It is for this reason that the death of failed terrorist Aaron Driver, 24, in Strathroy, Ont. last week hit Canadians so hard.
I was among the first three journalists at the scene of the police standoff in front of Driver’s southwestern Ontario house Wednesday — arriving just two hours after the explosion that injured a cab driver and left Driver dead (whether by his own bomb or by police shooting we don’t yet know.)
Though I had suspicions that the scene in Strathroy was connected to the RCMP’s vague press release regarding “credible information of a potential terrorist threat,” there was no official corroboration of this hunch.
In fact, there was no communication of any kind from authorities about the situation unfolding in the town of 12,000, which sits less than 37 kilometres west of London.
In Strathroy, neighbours wondered what was happening as tactical vehicles, bomb-defusing robots and police snipers remained in position until late into the evening—upwards of four hours after Driver was killed, we now know.
Apart from orders for those inside the security perimeter to remain in their homes and for those outside the perimeter to stay there, police said nothing.
Even as reports emerged that Driver, a known terrorist sympathizer, was involved and had been killed, it was unclear whether there was still an active public safety threat.
Fear outweighed confidence as Canadians had to rely on assumptions and media reports to piece together what was happening.
Prime Minister Justin Trudeau didn’t even emerge from his extended vacation to assure Canadians he was monitoring the situation, let alone that the necessary resources were being devoted to maintaining public safety and order.
His itinerary has listed each day for the last three weeks as “personal,” which hasn’t changed in the days since.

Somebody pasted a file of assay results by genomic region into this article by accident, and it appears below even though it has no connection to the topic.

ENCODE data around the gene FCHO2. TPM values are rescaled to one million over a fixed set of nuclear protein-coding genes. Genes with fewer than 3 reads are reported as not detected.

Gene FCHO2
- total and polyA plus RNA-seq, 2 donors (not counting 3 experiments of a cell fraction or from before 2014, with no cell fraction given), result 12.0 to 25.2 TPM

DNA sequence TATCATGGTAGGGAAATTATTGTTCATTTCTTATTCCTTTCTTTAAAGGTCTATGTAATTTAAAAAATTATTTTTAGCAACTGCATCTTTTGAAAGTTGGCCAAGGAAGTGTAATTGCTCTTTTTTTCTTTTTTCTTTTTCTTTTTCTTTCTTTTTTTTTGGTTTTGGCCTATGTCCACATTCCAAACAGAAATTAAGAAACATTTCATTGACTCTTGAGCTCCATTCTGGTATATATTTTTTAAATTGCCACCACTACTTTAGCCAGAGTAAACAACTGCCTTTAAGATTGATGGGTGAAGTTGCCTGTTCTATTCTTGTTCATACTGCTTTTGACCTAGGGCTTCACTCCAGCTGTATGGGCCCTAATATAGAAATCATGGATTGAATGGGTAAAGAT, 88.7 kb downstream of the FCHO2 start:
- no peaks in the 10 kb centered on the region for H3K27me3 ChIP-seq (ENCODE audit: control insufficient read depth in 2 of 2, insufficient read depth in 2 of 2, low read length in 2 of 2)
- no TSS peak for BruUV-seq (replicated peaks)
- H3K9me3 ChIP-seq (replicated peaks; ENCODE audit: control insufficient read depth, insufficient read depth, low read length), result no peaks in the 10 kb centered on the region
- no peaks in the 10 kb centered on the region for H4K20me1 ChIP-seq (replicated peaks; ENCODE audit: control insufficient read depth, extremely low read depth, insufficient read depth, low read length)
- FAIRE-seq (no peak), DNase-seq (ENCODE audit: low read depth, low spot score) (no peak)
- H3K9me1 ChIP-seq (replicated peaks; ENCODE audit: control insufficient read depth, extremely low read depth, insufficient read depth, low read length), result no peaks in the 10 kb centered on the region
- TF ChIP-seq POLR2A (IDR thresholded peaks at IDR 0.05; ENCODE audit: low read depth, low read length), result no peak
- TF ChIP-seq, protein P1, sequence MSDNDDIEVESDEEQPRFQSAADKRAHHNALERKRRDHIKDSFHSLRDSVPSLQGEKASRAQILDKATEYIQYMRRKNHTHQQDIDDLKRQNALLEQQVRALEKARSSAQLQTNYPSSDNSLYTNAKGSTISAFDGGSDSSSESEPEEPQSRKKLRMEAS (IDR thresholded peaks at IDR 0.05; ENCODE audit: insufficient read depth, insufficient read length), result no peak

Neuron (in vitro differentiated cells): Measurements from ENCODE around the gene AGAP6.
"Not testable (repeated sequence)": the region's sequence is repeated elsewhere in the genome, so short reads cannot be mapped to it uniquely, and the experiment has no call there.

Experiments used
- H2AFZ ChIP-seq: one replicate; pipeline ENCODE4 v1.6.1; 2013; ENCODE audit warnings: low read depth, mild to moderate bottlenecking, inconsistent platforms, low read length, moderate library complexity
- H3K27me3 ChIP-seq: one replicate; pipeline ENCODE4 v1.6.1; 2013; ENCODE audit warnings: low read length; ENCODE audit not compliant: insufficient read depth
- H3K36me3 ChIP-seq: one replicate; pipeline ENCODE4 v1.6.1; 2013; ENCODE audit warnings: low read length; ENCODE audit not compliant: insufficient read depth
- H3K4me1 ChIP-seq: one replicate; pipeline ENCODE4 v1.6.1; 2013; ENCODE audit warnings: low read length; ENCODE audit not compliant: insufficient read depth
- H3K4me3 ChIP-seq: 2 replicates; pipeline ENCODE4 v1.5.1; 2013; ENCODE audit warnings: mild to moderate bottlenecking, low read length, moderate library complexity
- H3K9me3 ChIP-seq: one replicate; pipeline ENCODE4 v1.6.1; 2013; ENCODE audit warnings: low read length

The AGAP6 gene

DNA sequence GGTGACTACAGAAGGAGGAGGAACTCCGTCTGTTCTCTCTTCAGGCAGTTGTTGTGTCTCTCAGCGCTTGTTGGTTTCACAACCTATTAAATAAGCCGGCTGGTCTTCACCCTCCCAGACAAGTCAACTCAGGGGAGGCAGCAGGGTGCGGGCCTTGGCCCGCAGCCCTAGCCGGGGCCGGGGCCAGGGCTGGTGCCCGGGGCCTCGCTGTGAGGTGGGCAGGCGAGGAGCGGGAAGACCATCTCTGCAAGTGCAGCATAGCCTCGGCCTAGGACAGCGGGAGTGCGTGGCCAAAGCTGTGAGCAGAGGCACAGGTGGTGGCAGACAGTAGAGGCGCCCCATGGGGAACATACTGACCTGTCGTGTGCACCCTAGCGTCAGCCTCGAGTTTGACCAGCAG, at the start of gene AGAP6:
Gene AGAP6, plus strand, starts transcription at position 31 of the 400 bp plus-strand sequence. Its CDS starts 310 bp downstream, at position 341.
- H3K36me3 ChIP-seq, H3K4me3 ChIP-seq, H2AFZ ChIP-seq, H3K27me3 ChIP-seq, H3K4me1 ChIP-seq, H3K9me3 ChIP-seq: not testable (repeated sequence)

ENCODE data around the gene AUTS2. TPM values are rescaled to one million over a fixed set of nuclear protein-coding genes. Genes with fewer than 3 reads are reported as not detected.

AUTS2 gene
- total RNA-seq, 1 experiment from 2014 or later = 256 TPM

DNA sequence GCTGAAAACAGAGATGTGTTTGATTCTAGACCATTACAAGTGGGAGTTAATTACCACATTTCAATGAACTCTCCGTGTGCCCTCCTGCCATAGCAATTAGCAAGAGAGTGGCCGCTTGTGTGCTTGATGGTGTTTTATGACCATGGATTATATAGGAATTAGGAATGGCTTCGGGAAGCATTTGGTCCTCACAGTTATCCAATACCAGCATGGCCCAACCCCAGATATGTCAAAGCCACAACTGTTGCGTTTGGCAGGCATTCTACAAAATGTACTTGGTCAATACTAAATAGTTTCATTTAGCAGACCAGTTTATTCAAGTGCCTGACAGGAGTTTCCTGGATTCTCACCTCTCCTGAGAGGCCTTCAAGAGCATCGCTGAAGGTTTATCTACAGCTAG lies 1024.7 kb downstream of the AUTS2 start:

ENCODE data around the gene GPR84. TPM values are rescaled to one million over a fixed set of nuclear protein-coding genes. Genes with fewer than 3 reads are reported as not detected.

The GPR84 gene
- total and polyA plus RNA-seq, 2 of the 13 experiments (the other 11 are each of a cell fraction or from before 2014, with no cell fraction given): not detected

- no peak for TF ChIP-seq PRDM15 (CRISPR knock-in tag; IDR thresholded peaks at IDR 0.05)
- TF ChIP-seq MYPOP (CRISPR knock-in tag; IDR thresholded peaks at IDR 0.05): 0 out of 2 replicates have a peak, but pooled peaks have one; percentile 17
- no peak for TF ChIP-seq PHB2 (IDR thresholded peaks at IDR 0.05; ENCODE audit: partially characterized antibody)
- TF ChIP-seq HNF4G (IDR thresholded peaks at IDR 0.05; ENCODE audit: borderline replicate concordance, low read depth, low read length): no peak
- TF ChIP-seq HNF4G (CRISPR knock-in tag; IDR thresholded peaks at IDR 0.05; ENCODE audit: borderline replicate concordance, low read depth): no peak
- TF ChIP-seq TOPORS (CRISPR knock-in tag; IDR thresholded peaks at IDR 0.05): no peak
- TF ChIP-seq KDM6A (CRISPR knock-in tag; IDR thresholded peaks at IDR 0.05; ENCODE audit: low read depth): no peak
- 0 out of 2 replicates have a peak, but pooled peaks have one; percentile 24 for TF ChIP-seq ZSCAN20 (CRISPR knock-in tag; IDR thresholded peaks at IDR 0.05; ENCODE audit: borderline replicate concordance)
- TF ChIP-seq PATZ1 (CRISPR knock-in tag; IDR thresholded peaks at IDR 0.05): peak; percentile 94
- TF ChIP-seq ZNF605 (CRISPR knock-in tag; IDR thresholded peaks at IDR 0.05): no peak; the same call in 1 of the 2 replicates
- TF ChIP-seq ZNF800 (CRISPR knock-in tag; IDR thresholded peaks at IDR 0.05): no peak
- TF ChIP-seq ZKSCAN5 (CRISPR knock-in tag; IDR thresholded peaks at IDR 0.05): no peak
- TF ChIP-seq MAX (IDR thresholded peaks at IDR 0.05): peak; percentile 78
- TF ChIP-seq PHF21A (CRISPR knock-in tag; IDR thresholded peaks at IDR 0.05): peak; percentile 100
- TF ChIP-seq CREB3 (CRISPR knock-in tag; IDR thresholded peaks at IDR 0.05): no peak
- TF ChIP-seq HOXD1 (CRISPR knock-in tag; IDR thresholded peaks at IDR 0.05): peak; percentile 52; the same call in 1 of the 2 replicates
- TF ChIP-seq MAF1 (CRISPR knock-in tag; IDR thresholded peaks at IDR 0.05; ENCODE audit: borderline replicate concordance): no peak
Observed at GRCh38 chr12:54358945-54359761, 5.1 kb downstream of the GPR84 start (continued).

Public Safety Minister Ralph Goodale issued a statement Wednesday night, saying that he had spoken to the Trudeau about the situation. Goodale also addressed media the following day, after the RCMP’s press conference on the Strathroy situation.
But it took Trudeau himself more than 25 hours from the time of the explosion to tweet his gratitude to the RCMP “for their work in Strathroy yesterday,” without issuing any statement regarding cooperation with the FBI, the threat of terrorism and homegrown radicalization, or anything other than Canada’s Olympic successes, for that matter.
Apparently his vacation came first.
I was off the clock as well when I learned what was happening in Strathroy. That didn’t stop me from showing up. Trudeau took no such action.
A statement from Trudeau may not have alleviated the concerns of Strathroy’s residents — one of whom distraughtly waited for hours outside the security perimeter as her two teenage children were barricaded in the house next door to the standoff — but was imperative for the rest of the country to know that Canada would stand strong and together.
We now know that Driver’s dreams of dead Canadians have been dashed, and what could have been heralded as an ISIS coup is instead an embarrassing failure.
Before these things became clear, we needed a leader. In the face of terror, Trudeau wasn’t it.
Lawton is the host of the Andrew Lawton Show on AM980 in London, Ont.
Toronto Sun Aug 14th 2016